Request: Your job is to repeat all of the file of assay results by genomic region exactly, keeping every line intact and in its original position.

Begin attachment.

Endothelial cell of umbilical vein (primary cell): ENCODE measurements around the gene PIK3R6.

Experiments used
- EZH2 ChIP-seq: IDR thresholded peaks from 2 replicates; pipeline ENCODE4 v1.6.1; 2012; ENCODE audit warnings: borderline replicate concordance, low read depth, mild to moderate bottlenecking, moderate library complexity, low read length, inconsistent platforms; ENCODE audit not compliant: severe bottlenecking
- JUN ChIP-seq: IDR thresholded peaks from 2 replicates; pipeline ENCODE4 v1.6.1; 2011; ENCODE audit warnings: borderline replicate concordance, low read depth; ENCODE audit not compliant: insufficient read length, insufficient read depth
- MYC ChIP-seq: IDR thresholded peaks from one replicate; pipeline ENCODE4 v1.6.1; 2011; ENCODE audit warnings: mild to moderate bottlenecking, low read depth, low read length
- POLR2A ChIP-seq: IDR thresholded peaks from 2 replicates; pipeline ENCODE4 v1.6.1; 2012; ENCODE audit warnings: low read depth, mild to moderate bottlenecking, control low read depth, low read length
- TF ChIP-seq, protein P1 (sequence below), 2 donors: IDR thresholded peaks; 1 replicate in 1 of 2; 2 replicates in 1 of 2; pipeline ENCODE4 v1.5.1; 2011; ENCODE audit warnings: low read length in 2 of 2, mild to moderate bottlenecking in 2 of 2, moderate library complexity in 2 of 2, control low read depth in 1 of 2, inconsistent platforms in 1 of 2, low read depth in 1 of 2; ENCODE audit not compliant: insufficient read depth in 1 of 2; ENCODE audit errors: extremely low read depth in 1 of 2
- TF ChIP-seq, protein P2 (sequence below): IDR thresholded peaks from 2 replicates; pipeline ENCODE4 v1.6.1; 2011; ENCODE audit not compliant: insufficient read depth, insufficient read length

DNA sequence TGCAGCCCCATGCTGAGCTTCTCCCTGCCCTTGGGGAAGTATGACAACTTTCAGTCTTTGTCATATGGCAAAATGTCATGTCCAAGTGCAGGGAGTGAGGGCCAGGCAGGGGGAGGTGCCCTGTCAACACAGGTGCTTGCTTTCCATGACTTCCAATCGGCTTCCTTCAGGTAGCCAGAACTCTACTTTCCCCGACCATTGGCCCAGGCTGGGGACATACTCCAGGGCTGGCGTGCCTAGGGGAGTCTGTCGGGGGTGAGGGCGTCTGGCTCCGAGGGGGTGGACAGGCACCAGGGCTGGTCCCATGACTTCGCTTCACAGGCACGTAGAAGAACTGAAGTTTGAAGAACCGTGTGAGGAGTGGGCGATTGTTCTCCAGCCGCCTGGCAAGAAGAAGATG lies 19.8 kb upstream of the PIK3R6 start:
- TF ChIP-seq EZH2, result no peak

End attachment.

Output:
Endothelial cell of umbilical vein (primary cell): ENCODE measurements around the gene PIK3R6.

Experiments used
- EZH2 ChIP-seq: IDR thresholded peaks from 2 replicates; pipeline ENCODE4 v1.6.1; 2012; ENCODE audit warnings: borderline replicate concordance, low read depth, mild to moderate bottlenecking, moderate library complexity, low read length, inconsistent platforms; ENCODE audit not compliant: severe bottlenecking
- JUN ChIP-seq: IDR thresholded peaks from 2 replicates; pipeline ENCODE4 v1.6.1; 2011; ENCODE audit warnings: borderline replicate concordance, low read depth; ENCODE audit not compliant: insufficient read length, insufficient read depth
- MYC ChIP-seq: IDR thresholded peaks from one replicate; pipeline ENCODE4 v1.6.1; 2011; ENCODE audit warnings: mild to moderate bottlenecking, low read depth, low read length
- POLR2A ChIP-seq: IDR thresholded peaks from 2 replicates; pipeline ENCODE4 v1.6.1; 2012; ENCODE audit warnings: low read depth, mild to moderate bottlenecking, control low read depth, low read length
- TF ChIP-seq, protein P1 (sequence below), 2 donors: IDR thresholded peaks; 1 replicate in 1 of 2; 2 replicates in 1 of 2; pipeline ENCODE4 v1.5.1; 2011; ENCODE audit warnings: low read length in 2 of 2, mild to moderate bottlenecking in 2 of 2, moderate library complexity in 2 of 2, control low read depth in 1 of 2, inconsistent platforms in 1 of 2, low read depth in 1 of 2; ENCODE audit not compliant: insufficient read depth in 1 of 2; ENCODE audit errors: extremely low read depth in 1 of 2
- TF ChIP-seq, protein P2 (sequence below): IDR thresholded peaks from 2 replicates; pipeline ENCODE4 v1.6.1; 2011; ENCODE audit not compliant: insufficient read depth, insufficient read length

DNA sequence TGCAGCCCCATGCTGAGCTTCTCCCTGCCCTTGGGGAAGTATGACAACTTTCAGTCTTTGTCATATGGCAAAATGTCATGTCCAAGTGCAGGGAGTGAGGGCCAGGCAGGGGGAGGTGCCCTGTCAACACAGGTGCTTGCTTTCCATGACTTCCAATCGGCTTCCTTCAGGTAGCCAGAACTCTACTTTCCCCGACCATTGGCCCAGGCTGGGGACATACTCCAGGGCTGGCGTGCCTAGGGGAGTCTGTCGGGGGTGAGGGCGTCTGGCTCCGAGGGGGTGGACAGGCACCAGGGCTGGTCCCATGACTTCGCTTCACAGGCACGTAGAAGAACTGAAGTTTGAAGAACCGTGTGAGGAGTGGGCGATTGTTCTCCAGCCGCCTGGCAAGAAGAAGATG lies 19.8 kb upstream of the PIK3R6 start:
- TF ChIP-seq EZH2, result no peak